Students with ADHD often have difficulties planning and seeing ahead to the future. For teens who want to go to college, this can cause an added layer of stress for both students and parents.
I recently met up with my friend, Ari Tuckman, Psy.D., who is an author and psychologist specializing in diagnosing and treating people with ADHD. In this interview, we talk about college and ADHD.
You can watch our brief interview (or read it below) to understand the reasons why it’s so challenging for students with ADHD to think ahead for college and prepare their applications, even if they really want to go.
Watch ADHD Expert Dr. Ari Tuckman Explain Why it’s Difficult for Students with ADHD to Think Ahead to College
Can you explain how students with ADHD often have a shorter time horizon, and why planning ahead for the future, especially for college, can be so difficult?
This is a really common thing. As someone who specializes in ADHD, this question comes up a lot in my practice. Many parents ask, “How do you prepare your kids to be ready for college? Not just to get in, but to actually do well there?”
A big part of this is this thing called the time horizon. Folks with ADHD, compared to other people of the same age, tend to have what’s called a shorter time horizon. This means they’re not thinking quite as far out into the future.
So if it’s a Tuesday, they’re thinking about homework that is due on Wednesday or Thursday. But they’re not thinking about that big assignment that’s due in a week or in a month. And when it comes to getting into college, this is a process that spans many months or years.
Beginning to research schools, visiting schools, interviewing, asking teachers for recommendations, studying for the SATs, signing up for SATs, completing the application… this takes at least six months, if not 12 – 18 months. If you’re a high school junior or senior with ADHD, you’re not thinking 18 months out. You’re just trying to manage what’s coming up a whole lot closer.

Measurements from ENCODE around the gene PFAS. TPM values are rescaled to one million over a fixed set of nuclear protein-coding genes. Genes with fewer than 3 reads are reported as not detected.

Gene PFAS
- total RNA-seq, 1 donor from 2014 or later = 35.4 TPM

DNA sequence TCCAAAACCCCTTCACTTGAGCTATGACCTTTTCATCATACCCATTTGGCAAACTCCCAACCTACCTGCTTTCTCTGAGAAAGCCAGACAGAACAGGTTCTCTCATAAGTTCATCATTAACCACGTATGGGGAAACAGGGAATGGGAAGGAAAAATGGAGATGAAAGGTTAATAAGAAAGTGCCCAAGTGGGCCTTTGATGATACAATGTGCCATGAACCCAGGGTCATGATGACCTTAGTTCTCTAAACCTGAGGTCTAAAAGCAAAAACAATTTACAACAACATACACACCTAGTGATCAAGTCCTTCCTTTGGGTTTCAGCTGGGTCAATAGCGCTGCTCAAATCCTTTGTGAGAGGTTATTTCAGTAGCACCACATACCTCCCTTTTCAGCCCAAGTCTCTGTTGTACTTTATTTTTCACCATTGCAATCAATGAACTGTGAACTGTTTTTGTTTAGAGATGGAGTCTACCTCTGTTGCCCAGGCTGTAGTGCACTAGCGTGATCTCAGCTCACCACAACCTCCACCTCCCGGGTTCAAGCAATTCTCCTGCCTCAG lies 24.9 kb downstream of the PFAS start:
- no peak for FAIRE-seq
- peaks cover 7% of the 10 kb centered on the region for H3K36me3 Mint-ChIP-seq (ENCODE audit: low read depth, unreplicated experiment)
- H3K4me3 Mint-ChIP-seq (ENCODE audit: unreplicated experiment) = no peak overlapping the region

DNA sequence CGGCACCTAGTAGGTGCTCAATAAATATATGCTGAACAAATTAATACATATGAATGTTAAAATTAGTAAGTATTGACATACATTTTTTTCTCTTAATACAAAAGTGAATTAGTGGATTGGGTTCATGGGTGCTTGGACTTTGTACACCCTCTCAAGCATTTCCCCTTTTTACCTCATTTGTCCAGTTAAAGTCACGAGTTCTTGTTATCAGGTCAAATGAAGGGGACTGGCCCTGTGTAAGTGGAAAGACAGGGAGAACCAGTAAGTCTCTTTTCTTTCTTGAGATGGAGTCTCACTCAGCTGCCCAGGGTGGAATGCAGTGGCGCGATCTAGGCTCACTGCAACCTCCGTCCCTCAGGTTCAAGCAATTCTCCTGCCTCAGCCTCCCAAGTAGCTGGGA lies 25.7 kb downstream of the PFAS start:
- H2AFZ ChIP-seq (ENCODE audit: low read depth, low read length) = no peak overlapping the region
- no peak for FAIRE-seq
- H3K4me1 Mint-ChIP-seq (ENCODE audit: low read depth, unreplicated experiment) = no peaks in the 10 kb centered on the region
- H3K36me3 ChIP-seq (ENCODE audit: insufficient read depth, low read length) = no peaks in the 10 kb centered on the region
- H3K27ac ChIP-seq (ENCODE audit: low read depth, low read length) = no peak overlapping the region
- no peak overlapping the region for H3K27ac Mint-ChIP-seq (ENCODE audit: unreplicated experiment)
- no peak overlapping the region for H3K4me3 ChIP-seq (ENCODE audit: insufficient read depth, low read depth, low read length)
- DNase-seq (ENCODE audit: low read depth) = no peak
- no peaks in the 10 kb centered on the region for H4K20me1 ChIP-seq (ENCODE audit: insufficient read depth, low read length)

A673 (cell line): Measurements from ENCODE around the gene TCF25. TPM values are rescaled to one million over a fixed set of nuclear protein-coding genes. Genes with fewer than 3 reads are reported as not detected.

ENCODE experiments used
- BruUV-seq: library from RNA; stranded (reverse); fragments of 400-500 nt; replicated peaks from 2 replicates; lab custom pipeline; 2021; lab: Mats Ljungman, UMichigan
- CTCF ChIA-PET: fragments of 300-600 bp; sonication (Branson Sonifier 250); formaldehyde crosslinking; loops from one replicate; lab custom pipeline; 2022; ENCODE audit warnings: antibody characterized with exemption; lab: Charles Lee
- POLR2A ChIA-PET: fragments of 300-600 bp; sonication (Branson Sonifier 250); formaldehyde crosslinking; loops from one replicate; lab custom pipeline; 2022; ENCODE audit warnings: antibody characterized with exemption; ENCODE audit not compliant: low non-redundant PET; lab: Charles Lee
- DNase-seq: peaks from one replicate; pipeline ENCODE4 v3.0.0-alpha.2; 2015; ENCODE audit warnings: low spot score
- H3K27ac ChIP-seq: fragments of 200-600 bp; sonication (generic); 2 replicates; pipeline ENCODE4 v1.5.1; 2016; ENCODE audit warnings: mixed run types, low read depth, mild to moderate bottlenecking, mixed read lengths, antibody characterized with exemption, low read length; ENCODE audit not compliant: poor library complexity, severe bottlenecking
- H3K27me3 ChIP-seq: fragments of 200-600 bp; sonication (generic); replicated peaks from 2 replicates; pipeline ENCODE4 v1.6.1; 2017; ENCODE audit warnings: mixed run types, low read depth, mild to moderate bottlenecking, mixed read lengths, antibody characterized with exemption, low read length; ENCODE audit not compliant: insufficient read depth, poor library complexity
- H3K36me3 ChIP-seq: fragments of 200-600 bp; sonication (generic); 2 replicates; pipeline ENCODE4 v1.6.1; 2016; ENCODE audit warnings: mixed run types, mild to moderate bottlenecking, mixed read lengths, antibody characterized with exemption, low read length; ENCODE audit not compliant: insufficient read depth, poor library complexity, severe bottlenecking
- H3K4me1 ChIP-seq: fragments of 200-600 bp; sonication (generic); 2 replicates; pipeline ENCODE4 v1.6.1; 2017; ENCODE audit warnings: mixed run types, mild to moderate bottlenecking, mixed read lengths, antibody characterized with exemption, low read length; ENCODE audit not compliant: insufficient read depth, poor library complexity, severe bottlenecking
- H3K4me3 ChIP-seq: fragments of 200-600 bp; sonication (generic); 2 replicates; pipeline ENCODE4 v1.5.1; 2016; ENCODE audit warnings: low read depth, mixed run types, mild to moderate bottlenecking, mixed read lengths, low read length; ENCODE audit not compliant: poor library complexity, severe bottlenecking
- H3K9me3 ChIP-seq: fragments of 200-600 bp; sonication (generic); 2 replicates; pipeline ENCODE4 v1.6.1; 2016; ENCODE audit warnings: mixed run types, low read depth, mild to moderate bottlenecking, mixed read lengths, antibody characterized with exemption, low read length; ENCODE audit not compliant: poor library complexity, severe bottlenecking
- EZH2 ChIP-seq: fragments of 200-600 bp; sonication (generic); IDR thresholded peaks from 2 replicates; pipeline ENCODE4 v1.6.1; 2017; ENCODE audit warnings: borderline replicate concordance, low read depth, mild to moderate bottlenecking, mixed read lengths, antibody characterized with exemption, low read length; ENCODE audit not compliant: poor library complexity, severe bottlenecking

We often see that with students, too. It’s so frustrating to parents because, on one hand, those kids say, “I really want to go to college.” But on the other hand, they don’t have that sense of urgency to do the work and to figure out, “What do I have to do to apply to the school? How many essays do they want? What are the deadlines?”
Sometimes parents perceive this as either: You’re not ready for college, or you really don’t want to go. That’s not always the truth. Oftentimes, students need somebody to help them along that journey.
So how can somebody else help when, perhaps, these kids really do want to go off to college, but it’s just hard for them?
I say that ADHD is a disorder of converting intentions into actions, right? So that high school senior, who wants to go— he is committed. It is the thing he wants, but to pull off all those moving parts, it’s just too hard for him to get it done. Or it feels too overwhelming.
That is a place where that student does indeed need someone who can break it down, set some deadlines, hold him accountable, and kind of walk him through the process.
But, there are some kids with ADHD (and many without) who are actually not so sure that they even want to go to college. So it’s important for parents to make sure that actually want to go. Make sure that it’s your child’s goal and not just yours.
Assuming that it is your child’s goal to attend college, then it could indeed be helpful to have someone who can walk them through the lengthy process.
Even before that, starting when kids are in middle school, or they’re freshmen or sophomores, what are some good ways parents can help boost their executive function skills so that they are ready for college later on?
I think it’s about really ingraining good habits. It’s not that kids with ADHD don’t necessarily have these skills at all. It’s that they struggle with using them consistently.